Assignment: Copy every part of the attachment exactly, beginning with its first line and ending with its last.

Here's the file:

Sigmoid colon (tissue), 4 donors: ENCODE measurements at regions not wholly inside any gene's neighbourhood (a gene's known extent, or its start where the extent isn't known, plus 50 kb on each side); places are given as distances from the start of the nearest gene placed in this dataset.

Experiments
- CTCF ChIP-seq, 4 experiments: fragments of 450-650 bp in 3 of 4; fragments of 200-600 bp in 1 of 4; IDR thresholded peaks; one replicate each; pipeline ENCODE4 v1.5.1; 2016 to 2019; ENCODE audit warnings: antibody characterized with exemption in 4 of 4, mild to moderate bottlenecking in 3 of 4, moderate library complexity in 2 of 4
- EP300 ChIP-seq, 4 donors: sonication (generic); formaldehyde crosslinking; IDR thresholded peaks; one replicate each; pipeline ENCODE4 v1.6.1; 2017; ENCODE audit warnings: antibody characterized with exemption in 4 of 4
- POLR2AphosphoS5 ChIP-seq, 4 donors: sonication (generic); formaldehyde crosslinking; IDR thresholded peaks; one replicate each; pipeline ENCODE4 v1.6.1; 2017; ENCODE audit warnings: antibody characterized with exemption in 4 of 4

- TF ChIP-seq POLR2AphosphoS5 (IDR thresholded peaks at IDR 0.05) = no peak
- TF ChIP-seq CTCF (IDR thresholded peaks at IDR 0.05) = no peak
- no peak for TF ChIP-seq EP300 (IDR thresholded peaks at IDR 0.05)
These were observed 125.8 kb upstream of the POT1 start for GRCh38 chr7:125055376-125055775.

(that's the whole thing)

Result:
Sigmoid colon (tissue), 4 donors: ENCODE measurements at regions not wholly inside any gene's neighbourhood (a gene's known extent, or its start where the extent isn't known, plus 50 kb on each side); places are given as distances from the start of the nearest gene placed in this dataset.

Experiments
- CTCF ChIP-seq, 4 experiments: fragments of 450-650 bp in 3 of 4; fragments of 200-600 bp in 1 of 4; IDR thresholded peaks; one replicate each; pipeline ENCODE4 v1.5.1; 2016 to 2019; ENCODE audit warnings: antibody characterized with exemption in 4 of 4, mild to moderate bottlenecking in 3 of 4, moderate library complexity in 2 of 4
- EP300 ChIP-seq, 4 donors: sonication (generic); formaldehyde crosslinking; IDR thresholded peaks; one replicate each; pipeline ENCODE4 v1.6.1; 2017; ENCODE audit warnings: antibody characterized with exemption in 4 of 4
- POLR2AphosphoS5 ChIP-seq, 4 donors: sonication (generic); formaldehyde crosslinking; IDR thresholded peaks; one replicate each; pipeline ENCODE4 v1.6.1; 2017; ENCODE audit warnings: antibody characterized with exemption in 4 of 4

- TF ChIP-seq POLR2AphosphoS5 (IDR thresholded peaks at IDR 0.05) = no peak
- TF ChIP-seq CTCF (IDR thresholded peaks at IDR 0.05) = no peak
- no peak for TF ChIP-seq EP300 (IDR thresholded peaks at IDR 0.05)
These were observed 125.8 kb upstream of the POT1 start for GRCh38 chr7:125055376-125055775.